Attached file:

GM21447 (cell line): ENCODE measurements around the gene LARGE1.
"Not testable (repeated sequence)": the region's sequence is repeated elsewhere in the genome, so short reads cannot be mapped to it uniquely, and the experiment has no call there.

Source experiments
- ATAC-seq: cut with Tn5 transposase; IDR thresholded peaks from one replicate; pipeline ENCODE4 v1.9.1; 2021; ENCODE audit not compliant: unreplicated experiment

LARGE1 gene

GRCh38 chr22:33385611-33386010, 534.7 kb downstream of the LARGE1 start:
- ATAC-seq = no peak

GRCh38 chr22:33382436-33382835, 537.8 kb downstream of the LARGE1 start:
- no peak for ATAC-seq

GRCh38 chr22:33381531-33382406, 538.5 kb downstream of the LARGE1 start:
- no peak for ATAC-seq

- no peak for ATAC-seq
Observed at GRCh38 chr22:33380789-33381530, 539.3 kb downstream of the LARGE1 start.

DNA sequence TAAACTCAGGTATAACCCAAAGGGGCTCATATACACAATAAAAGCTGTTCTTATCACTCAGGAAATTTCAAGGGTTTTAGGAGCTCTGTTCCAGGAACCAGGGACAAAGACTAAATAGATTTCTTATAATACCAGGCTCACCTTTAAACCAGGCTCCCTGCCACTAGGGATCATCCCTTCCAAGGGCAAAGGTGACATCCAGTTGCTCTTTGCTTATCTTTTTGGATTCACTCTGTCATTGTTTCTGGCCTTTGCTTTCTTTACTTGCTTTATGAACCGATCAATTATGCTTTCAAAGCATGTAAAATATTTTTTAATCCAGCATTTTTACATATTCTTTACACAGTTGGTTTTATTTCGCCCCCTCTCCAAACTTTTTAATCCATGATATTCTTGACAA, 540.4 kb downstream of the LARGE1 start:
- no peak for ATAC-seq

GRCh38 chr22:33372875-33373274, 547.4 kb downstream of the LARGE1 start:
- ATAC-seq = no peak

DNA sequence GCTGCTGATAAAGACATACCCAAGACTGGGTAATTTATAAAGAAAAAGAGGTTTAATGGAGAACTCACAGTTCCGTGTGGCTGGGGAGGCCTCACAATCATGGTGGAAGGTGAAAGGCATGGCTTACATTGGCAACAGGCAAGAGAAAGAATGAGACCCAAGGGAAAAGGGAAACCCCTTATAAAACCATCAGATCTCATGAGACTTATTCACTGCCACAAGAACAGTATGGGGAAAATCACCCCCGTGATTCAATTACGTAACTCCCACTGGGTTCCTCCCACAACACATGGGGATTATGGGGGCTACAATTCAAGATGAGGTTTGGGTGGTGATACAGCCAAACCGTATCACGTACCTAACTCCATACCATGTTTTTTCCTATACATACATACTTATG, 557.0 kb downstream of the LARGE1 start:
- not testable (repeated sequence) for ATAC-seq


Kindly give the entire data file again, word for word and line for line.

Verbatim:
GM21447 (cell line): ENCODE measurements around the gene LARGE1.
"Not testable (repeated sequence)": the region's sequence is repeated elsewhere in the genome, so short reads cannot be mapped to it uniquely, and the experiment has no call there.

Source experiments
- ATAC-seq: cut with Tn5 transposase; IDR thresholded peaks from one replicate; pipeline ENCODE4 v1.9.1; 2021; ENCODE audit not compliant: unreplicated experiment

LARGE1 gene

GRCh38 chr22:33385611-33386010, 534.7 kb downstream of the LARGE1 start:
- ATAC-seq = no peak

GRCh38 chr22:33382436-33382835, 537.8 kb downstream of the LARGE1 start:
- no peak for ATAC-seq

GRCh38 chr22:33381531-33382406, 538.5 kb downstream of the LARGE1 start:
- no peak for ATAC-seq

- no peak for ATAC-seq
Observed at GRCh38 chr22:33380789-33381530, 539.3 kb downstream of the LARGE1 start.

DNA sequence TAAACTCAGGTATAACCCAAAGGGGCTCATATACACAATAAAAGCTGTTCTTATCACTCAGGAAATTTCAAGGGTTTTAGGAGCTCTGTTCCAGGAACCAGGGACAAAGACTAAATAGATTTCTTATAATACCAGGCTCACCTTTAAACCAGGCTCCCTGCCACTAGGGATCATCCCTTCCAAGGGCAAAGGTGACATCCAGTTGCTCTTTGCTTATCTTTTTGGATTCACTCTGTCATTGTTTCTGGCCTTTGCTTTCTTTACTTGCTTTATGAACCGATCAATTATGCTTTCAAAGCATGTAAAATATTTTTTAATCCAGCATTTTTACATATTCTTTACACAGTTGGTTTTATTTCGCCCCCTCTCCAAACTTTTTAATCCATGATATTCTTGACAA, 540.4 kb downstream of the LARGE1 start:
- no peak for ATAC-seq

GRCh38 chr22:33372875-33373274, 547.4 kb downstream of the LARGE1 start:
- ATAC-seq = no peak

DNA sequence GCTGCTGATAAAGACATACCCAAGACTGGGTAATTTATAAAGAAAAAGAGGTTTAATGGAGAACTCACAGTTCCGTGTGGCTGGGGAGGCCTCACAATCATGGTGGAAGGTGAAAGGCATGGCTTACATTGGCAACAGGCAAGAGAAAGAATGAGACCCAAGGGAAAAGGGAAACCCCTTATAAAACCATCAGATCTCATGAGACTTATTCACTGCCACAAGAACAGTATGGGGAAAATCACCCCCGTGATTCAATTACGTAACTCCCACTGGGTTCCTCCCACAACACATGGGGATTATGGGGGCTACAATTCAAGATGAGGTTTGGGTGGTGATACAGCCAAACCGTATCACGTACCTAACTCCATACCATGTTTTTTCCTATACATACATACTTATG, 557.0 kb downstream of the LARGE1 start:
- not testable (repeated sequence) for ATAC-seq